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The Worst Time of the Year to Break Up



Valentine’s Day is supposed to be a day of love and happiness, but all too often, it ends up being the worst time of the year for a lot of people. Whether you’re single or in a relationship, the psychological pressure to have an absolutely perfect Valentine’s Day can lead you to feel dissatisfied with your partner, or with yourself. The statistics speak for themselves: breakups among couples are highest the week before and after Valentine's day. People tend to become more aware of how imperfect their partner or relationship is around this time. This causes many people to think they aren’t good enough or that they need a change in their relationship, so they decide to break up with their partner or spouse. Unfortunately, this can lead to permanent damage to a "good enough" relationship and is likely not what they really want.



This Time of Year Tends to Make Us More Self-Aware

Our Partners Have Never Been Perfect, We Just Forget

If Something Isn’t Working It Doesn’t Mean it Was Never Going To Work!

Nobody Knows You Better Than Yourself

 

This Time of Year Tends to Make Us More Self-Aware


There’s a reason people become acutely aware of their imperfect relationships around Valentine’s Day. Images and messages about romantic love are everywhere in February, many of which depict perfect couples doing perfect things together. Most real-life relationships don’t live up to these ideals, so it can be especially frustrating when you notice flaws in your own relationship during what is probably one of your least happy times of year. If you think you’re noticing more problems than usual with your partner or friends or family during any holiday that puts pressure on us to present ourselves in a certain way (which most do), chances are it has more to do with societal norms than anything else.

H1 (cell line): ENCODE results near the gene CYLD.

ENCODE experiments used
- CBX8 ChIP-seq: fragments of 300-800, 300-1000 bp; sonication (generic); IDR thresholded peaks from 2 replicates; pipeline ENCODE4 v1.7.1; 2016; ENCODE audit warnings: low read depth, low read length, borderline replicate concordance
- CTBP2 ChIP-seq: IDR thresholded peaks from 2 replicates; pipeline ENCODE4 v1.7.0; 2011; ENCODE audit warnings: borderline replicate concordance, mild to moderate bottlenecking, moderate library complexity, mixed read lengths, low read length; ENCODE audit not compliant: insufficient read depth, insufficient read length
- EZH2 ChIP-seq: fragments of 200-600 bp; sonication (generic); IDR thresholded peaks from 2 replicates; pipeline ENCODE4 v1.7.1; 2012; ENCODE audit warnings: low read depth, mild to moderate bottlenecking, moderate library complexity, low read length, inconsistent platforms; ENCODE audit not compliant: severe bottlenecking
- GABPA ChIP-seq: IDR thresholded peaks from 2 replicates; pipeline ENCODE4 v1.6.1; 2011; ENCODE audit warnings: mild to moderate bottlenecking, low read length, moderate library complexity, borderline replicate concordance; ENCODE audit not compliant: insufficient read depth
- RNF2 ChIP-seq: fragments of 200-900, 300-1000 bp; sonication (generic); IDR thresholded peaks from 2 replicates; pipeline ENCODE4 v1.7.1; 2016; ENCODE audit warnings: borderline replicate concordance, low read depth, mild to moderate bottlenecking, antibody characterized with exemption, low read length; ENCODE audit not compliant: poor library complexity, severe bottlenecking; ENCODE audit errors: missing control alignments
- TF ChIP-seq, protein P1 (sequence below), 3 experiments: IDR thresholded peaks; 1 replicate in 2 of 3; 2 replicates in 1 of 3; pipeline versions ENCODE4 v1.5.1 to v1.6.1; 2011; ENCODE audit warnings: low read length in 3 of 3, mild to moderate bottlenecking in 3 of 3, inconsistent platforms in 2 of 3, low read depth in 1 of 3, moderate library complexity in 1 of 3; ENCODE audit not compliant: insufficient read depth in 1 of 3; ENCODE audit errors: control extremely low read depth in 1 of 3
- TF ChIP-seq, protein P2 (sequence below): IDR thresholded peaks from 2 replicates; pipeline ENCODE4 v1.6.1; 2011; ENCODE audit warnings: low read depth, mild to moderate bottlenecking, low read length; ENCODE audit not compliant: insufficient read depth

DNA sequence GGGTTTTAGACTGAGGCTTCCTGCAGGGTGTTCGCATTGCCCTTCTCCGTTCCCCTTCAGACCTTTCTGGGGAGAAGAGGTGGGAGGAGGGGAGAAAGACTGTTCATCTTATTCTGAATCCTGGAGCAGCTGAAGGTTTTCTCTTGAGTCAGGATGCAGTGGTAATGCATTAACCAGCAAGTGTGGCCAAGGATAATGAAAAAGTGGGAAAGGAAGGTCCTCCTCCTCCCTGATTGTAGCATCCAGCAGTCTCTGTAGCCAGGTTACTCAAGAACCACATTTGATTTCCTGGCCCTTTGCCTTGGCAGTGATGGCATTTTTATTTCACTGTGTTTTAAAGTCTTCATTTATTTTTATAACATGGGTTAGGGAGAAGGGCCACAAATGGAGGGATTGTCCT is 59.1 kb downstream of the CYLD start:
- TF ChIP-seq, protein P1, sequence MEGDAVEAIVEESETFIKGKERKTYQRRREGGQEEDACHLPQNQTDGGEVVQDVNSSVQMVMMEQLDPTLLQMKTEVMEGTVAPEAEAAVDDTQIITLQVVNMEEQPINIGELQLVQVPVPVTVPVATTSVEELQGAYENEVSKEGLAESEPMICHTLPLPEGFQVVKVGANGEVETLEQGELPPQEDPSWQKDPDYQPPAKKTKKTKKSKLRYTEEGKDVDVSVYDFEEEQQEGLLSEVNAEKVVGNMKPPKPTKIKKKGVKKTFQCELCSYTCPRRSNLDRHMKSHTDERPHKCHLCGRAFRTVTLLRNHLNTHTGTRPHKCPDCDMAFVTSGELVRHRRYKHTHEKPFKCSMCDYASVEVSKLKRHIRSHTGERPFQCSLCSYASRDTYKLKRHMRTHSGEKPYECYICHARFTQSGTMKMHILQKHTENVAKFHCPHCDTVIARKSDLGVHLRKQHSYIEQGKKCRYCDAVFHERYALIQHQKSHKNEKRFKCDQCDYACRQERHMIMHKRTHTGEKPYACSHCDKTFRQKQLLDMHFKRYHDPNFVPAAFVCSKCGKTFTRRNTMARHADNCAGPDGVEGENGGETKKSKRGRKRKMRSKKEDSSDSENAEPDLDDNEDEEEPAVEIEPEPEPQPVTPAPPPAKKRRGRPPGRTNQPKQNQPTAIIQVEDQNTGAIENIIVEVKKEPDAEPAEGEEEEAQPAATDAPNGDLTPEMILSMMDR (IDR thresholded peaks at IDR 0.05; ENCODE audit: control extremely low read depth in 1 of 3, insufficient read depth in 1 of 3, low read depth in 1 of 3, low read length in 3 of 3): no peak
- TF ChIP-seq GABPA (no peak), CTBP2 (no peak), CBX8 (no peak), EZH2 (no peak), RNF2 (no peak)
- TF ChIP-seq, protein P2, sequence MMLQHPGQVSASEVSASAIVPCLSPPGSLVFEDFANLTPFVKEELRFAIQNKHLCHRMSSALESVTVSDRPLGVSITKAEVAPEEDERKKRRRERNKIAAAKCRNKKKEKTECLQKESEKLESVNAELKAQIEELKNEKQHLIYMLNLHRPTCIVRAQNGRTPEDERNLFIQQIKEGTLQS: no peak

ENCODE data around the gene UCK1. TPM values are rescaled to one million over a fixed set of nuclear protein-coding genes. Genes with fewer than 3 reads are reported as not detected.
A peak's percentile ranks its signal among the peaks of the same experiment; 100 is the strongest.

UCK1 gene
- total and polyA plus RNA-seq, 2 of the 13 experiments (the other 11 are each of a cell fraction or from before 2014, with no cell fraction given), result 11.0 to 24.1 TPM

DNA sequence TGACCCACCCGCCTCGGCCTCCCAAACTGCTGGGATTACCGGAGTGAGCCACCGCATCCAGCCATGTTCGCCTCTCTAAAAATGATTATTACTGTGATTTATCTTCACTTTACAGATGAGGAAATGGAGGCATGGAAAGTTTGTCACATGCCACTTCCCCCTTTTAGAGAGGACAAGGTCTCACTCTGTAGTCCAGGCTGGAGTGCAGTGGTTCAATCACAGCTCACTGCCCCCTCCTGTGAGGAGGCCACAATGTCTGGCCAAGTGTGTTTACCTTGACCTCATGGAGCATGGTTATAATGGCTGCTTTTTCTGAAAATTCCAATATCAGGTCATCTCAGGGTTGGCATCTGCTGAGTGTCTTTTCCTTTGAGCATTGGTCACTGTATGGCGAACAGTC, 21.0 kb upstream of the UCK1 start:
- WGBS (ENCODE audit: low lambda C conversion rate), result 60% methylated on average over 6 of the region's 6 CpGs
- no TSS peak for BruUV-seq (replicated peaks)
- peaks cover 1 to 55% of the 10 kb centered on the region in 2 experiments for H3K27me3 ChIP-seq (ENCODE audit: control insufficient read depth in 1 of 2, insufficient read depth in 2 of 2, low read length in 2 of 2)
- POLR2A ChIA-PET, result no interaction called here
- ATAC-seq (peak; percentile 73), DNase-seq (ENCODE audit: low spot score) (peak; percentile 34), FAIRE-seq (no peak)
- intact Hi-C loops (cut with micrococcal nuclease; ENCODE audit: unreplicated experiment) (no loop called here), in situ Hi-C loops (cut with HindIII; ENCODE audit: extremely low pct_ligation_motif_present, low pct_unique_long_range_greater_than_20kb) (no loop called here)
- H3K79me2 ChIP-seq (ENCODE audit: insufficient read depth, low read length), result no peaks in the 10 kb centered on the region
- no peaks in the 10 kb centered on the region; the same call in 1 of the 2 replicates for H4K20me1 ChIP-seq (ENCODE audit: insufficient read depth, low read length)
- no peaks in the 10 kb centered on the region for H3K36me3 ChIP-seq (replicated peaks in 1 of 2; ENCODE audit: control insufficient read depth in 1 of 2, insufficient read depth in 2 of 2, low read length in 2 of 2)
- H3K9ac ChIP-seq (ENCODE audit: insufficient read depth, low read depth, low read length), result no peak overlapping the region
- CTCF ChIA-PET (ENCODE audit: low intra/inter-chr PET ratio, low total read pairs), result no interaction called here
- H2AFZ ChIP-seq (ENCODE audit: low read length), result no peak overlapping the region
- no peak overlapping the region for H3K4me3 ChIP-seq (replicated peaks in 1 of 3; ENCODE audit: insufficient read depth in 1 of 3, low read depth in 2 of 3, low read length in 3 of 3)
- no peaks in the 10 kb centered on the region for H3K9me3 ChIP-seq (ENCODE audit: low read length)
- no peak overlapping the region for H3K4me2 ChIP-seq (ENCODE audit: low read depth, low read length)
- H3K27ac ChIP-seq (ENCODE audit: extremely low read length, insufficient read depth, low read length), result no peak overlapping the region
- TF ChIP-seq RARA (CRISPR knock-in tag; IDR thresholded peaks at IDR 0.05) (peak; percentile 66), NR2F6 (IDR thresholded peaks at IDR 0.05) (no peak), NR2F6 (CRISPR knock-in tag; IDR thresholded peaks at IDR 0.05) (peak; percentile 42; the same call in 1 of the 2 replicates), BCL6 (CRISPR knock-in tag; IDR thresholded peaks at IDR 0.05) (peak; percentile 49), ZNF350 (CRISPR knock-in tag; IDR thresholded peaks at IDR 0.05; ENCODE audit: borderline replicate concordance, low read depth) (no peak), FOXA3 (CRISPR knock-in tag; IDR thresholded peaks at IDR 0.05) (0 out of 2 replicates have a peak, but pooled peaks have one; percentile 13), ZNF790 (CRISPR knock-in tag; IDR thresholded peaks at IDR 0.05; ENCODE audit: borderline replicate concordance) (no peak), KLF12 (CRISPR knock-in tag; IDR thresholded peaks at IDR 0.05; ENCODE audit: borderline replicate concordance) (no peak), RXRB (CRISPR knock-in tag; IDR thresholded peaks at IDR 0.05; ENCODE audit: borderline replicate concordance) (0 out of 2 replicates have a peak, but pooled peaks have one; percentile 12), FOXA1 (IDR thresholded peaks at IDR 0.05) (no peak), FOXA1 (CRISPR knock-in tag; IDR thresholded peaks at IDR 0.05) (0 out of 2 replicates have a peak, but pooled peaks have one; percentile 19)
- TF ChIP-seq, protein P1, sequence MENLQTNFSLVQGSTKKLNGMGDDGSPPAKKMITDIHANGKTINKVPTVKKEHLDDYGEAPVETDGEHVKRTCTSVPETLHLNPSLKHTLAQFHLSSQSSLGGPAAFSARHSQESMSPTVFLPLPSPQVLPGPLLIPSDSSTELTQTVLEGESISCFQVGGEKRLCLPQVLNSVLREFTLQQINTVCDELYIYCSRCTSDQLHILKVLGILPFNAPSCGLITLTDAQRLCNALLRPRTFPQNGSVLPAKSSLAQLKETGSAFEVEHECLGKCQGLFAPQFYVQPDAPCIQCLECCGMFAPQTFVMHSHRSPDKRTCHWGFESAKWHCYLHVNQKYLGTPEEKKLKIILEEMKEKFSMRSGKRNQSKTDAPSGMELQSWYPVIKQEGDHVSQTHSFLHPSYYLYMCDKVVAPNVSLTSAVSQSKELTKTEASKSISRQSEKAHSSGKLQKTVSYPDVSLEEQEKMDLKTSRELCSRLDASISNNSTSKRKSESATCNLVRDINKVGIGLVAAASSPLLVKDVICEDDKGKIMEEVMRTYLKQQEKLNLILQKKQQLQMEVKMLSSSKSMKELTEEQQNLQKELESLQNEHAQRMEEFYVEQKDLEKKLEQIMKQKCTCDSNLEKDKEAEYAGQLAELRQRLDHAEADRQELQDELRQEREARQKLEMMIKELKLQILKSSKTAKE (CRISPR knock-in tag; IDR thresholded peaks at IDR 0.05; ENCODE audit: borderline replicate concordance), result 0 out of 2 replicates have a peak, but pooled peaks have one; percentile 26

Breaking up is hard enough, but ending a relationship at Valentine’s Day feels even more devastating. Not only do we feel alone and lonely (or rather, lonelier than usual), but we also have to confront our own insecurities about how imperfect our relationships are and how much better everything would be if only we had a different partner. It’s no wonder February is so widely considered The Most Depressing Month Of


Our Partners Have Never Been Perfect, We Just Forget


While we're bombarded with images of perfect relationships on TV, social media and in real life, many of us don't remember that our partners are only human. Relationships aren't meant to be perfect because there will always be things you disagree on or find irritating about your partner. When you remember that your partner is only human like you, it's easier to look past their flaws and be grateful for all they bring into your life. This can help you stop seeing Valentine's Day as a reminder of what you’re lacking, but instead see it as an opportunity to celebrate everything you have. And if after doing so, you still feel like your relationship isn't quite where it should be, then maybe now is a good time to talk about working on things.